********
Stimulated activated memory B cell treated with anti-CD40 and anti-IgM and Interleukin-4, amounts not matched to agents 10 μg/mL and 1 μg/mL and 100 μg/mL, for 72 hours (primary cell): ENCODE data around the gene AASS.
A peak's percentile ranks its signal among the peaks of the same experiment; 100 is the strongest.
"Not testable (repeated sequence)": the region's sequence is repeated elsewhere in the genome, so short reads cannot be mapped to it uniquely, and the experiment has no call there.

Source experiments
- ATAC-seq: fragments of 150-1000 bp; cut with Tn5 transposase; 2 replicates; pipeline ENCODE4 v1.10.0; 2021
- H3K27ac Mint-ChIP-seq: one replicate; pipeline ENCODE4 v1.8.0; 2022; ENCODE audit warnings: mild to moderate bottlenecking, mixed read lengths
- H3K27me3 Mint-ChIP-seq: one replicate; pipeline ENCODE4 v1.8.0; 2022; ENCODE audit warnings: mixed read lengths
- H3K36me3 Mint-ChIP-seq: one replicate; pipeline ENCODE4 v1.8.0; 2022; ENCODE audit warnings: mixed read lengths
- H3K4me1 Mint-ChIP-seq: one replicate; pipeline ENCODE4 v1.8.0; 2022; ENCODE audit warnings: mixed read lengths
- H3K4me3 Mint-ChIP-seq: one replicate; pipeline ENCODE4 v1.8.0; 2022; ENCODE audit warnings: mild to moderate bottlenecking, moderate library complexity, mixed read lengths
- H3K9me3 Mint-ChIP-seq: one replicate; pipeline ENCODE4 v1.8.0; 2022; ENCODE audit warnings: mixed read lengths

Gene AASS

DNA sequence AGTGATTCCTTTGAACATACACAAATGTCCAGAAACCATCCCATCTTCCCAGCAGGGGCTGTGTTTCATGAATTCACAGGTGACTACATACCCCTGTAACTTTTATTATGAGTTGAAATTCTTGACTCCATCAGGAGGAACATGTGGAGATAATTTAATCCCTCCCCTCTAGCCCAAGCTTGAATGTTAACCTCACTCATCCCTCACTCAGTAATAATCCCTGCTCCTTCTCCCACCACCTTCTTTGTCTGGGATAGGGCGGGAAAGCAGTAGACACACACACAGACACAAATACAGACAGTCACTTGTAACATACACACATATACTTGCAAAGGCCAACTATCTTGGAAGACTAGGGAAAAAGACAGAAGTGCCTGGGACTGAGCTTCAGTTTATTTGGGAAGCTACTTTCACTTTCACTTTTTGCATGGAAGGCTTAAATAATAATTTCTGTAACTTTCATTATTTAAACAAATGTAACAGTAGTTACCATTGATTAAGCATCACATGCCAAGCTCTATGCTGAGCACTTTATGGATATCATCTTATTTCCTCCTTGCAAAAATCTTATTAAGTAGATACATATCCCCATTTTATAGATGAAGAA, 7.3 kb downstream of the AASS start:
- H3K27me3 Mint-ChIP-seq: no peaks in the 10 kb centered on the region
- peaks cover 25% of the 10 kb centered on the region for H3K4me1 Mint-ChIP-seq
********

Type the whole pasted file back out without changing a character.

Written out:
Stimulated activated memory B cell treated with anti-CD40 and anti-IgM and Interleukin-4, amounts not matched to agents 10 μg/mL and 1 μg/mL and 100 μg/mL, for 72 hours (primary cell): ENCODE data around the gene AASS.
A peak's percentile ranks its signal among the peaks of the same experiment; 100 is the strongest.
"Not testable (repeated sequence)": the region's sequence is repeated elsewhere in the genome, so short reads cannot be mapped to it uniquely, and the experiment has no call there.

Source experiments
- ATAC-seq: fragments of 150-1000 bp; cut with Tn5 transposase; 2 replicates; pipeline ENCODE4 v1.10.0; 2021
- H3K27ac Mint-ChIP-seq: one replicate; pipeline ENCODE4 v1.8.0; 2022; ENCODE audit warnings: mild to moderate bottlenecking, mixed read lengths
- H3K27me3 Mint-ChIP-seq: one replicate; pipeline ENCODE4 v1.8.0; 2022; ENCODE audit warnings: mixed read lengths
- H3K36me3 Mint-ChIP-seq: one replicate; pipeline ENCODE4 v1.8.0; 2022; ENCODE audit warnings: mixed read lengths
- H3K4me1 Mint-ChIP-seq: one replicate; pipeline ENCODE4 v1.8.0; 2022; ENCODE audit warnings: mixed read lengths
- H3K4me3 Mint-ChIP-seq: one replicate; pipeline ENCODE4 v1.8.0; 2022; ENCODE audit warnings: mild to moderate bottlenecking, moderate library complexity, mixed read lengths
- H3K9me3 Mint-ChIP-seq: one replicate; pipeline ENCODE4 v1.8.0; 2022; ENCODE audit warnings: mixed read lengths

Gene AASS

DNA sequence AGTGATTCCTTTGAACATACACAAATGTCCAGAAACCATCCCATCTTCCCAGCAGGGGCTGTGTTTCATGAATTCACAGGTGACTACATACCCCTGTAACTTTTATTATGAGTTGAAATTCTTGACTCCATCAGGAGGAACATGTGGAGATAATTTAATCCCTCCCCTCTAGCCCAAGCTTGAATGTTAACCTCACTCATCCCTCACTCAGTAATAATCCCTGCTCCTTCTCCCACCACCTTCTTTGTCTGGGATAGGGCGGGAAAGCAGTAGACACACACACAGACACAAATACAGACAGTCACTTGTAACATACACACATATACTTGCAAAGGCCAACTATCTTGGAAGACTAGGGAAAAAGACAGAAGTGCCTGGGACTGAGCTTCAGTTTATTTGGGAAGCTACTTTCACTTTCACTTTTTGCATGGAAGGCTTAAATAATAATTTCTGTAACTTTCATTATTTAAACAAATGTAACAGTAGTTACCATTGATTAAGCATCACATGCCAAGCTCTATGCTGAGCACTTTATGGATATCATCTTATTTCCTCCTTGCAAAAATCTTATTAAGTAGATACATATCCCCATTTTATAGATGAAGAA, 7.3 kb downstream of the AASS start:
- H3K27me3 Mint-ChIP-seq: no peaks in the 10 kb centered on the region
- peaks cover 25% of the 10 kb centered on the region for H3K4me1 Mint-ChIP-seq